15 Nov 2017
Weaving Profits amid Global Slowdown
Alongside Istanbul's Evteks and Frankfurt's Heimtextil, the Intertextile Shanghai Home Textiles is ranked one of the most important trade fairs in the domestic-fabrics sectors. According to organiser Messe Frankfurt, this year's event attracted 1,106 exhibitors from 30 territories, as well as 38,964 visitors from 99 locations around the world.
Many view the event as an opportunity for domestic and overseas suppliers to interact with Chinese mainland buyers. Among overseas suppliers looking to woo mainland purchasing agents this year was Hefel, a family-owned Austrian manufacturer with a 110-year heritage in the premium-bedding sector. "Although we originally started out as weavers, we now supply anything that can fit onto a mattress,” said Stephan Hase, the company’s International Sales Manager. “We pride ourselves on using only natural fibres, while all our range is still exclusively made in Austria."
Explaining the comparatively high prices of many of its products, Mr Hase emphasised that only premium-quality natural materials are used throughout its range, with no chemical binders employed in the manufacturing process. "We produce a quilt that uses a combination of stone pine flakes as its filling. Stone pine trees are only found in Austria, with their flakes known to have a soothing effect that enhances sleep. It's this kind of thing that makes our range hard to imitate,” he said.
Assessing the state of the industry in the past 12 months, Aries Fan, a Sales Representative with Chinese mainland company Fornice, which specialises in sofa fabrics, said: "This year, business has been very weak. Overall, the kind of prices we've been getting have not been great."
Dongguan-based Yinhua Leather, which has 23 years' experience in producing leather upholstery, was showcasing a new leather product that changes its look when pulled or stretched.
"There are not as many visitors this year as there was in 2016,” said Sales Manager Vanilla Huang. “For me, this is down to the fact that the market is struggling and there are just too many shows taking place in too short a time."
But some foreign companies were more upbeat about business based on the fair results. "We came to this expo for the first time last year, but we have had a far better experience this time round,” said Sarfaraz Gilani, Sales and Marketing Manager for the Karachi-based Bari, one of Pakistan’s leading textile exporters. “We already have a number of orders signed off from buyers we have met here." This year, the company promoted its range of towelling-based baby products, including a new line of hooded ponchos. It was also hoping to expand its US exports of jersey bedding sheets.
"For us, this year is better than the last,” said Narayansa DH, founder of Kisahn International, an India-based exporter of silk, linen and polyester fabric. “Overall, demand for silk is growing, as is the market for different colour combinations and designs.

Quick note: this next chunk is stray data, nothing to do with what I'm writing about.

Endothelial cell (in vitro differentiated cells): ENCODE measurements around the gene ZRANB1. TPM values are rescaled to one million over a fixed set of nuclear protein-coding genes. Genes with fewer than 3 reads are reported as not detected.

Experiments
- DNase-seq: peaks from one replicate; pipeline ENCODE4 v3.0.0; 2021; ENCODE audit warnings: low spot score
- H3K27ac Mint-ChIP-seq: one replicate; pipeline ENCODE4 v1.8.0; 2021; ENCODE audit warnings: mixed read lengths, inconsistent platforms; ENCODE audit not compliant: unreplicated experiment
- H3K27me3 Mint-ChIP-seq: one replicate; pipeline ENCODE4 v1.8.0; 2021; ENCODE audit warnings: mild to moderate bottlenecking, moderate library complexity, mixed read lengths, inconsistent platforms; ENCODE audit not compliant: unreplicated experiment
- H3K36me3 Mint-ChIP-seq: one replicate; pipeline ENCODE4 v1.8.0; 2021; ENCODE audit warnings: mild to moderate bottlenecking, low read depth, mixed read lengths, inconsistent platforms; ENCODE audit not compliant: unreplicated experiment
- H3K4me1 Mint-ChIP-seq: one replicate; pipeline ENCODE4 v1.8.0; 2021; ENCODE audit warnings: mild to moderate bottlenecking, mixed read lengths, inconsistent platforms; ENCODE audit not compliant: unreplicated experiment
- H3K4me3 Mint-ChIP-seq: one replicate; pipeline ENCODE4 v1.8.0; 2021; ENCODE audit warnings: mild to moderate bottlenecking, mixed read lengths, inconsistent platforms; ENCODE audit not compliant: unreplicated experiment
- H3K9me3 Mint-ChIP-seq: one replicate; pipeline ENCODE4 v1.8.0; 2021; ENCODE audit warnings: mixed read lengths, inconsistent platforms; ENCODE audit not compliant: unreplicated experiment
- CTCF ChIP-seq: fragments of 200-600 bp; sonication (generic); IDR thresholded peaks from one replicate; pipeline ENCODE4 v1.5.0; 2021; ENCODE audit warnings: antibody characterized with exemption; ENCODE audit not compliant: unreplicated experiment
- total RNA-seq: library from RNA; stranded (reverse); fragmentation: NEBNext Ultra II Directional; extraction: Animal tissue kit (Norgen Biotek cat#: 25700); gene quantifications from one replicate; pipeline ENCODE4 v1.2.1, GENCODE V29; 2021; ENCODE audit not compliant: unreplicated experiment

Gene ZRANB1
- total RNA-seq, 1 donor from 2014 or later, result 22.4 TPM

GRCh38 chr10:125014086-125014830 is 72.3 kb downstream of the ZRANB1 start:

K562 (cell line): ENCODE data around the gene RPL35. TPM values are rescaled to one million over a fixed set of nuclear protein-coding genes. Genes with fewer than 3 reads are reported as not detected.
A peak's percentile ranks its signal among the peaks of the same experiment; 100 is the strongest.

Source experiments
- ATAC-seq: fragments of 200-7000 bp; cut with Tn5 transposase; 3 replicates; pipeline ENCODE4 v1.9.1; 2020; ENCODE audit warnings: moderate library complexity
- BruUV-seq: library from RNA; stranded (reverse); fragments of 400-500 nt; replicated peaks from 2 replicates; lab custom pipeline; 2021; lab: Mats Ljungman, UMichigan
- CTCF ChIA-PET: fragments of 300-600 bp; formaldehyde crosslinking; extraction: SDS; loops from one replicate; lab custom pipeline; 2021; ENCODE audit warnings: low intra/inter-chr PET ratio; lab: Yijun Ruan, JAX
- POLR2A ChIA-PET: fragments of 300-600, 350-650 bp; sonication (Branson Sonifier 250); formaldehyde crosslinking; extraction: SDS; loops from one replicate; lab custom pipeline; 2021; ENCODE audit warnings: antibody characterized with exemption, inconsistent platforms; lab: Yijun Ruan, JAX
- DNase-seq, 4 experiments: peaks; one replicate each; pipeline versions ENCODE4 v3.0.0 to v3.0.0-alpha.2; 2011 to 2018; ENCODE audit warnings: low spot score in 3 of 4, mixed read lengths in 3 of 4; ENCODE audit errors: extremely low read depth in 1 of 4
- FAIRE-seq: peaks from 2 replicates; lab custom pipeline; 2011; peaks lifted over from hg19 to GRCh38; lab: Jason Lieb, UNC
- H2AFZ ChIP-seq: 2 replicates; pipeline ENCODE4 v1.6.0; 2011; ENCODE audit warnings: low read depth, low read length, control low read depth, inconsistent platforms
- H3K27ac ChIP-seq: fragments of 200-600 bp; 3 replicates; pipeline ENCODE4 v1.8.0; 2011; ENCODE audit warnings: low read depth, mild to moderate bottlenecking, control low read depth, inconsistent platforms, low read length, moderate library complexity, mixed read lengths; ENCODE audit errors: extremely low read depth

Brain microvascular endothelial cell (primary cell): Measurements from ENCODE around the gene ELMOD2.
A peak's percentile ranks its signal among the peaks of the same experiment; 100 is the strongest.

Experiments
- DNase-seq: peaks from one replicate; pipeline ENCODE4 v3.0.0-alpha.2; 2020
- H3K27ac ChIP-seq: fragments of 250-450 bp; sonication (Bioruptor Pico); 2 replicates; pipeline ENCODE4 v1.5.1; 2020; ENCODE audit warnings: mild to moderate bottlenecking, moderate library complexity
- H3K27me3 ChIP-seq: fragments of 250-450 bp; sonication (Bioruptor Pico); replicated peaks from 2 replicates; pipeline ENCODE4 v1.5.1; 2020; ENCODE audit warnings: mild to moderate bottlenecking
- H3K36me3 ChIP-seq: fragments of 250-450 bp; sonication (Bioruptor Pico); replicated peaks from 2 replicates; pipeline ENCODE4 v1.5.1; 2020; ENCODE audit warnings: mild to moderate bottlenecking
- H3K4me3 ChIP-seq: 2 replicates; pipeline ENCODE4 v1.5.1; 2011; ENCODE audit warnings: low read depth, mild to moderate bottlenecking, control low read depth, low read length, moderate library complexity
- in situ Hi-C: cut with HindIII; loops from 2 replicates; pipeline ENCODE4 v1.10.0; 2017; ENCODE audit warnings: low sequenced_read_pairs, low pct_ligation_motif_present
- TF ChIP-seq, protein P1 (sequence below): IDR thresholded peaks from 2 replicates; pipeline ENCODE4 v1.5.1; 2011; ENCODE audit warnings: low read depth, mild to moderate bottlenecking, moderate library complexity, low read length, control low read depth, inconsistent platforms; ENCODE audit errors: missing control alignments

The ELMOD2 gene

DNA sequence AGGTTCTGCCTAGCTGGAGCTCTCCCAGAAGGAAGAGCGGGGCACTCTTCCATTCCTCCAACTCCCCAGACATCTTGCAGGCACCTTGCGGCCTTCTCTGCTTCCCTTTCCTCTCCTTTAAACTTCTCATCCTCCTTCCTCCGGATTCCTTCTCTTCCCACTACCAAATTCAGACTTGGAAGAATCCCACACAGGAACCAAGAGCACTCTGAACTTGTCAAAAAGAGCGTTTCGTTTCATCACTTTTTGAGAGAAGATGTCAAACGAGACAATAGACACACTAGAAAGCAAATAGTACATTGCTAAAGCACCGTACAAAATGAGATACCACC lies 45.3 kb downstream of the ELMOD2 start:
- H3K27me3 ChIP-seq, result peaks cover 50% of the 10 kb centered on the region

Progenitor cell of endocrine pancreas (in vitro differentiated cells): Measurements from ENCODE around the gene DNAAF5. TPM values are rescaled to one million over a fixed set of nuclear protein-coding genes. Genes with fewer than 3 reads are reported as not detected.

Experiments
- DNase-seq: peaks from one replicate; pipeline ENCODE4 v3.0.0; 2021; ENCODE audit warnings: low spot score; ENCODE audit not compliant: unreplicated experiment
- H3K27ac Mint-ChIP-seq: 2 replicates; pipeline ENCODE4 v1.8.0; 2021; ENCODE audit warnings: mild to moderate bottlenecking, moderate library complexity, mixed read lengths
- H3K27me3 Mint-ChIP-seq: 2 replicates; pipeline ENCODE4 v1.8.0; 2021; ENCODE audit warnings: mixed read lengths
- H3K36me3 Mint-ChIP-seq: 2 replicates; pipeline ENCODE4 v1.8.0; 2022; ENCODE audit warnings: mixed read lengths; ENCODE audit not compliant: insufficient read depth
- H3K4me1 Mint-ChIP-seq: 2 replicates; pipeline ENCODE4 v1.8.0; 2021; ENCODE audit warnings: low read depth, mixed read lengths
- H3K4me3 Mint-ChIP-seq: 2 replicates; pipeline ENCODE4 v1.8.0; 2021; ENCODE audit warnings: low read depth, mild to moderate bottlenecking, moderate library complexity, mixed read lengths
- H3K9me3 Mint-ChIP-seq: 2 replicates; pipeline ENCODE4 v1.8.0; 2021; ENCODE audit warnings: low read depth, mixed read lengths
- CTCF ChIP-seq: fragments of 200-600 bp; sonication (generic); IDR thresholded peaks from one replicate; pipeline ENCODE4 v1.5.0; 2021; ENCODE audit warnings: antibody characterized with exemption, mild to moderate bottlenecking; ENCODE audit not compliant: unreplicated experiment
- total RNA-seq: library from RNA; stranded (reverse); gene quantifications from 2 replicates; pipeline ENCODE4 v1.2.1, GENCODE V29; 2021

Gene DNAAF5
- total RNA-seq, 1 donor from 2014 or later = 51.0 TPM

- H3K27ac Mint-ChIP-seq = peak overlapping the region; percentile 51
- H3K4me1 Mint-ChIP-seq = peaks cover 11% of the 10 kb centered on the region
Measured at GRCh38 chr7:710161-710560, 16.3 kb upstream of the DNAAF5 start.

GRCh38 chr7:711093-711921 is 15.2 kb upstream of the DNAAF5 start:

"We are finding that buyers are primarily interested in curtains, cushions and bed linen, with most of them based in China. Among our other markets, the US is struggling, thanks to its current political situation, while Brexit has clearly taken its toll on the UK,” he said.
"In general, though, the industry is in the midst of a major structural change. This has seen a lot of textile production relocating to India, a development driven by rising labour costs in China."
Competing on Quality and Service
Undaunted by the visitor slowdown, Esra Güney, a Sales Representative with Turkish upholstery business Boyteks, said: "The majority of the buyers attending this year are Chinese, with many of the European and African buyers who were here last year apparently giving the event a miss. Despite that, we have already had twice as many enquiries as we did in 2016.
"For us, the major challenge is that we cannot really compete with many of the Asian manufacturers on cost grounds. Instead, we have to major on quality and service, two attributes that have allowed us to win a number of high-profile clients, most notably Ikea."
This year, the company was promoting its Cleanink brand. Designed to allow easy removal of ink stains, the product was said to be well-received by many of the buyers in attendance.
Swimming against the tide somewhat, Al-ņassäj was one of the few companies to have recently relocated its production to the Chinese mainland. Originally operating in Syria, it shifted its manufacturing operation to the eastern mainland province of Zhejiang in 2012.
Its initial facility consisted of just four jacquard machines, which quickly grew to 60, making it the second-largest textile factory in the region. The company currently focuses on four primary lines – embroidery, chenille, printed and plain – all of which are targetted at the sofa market.
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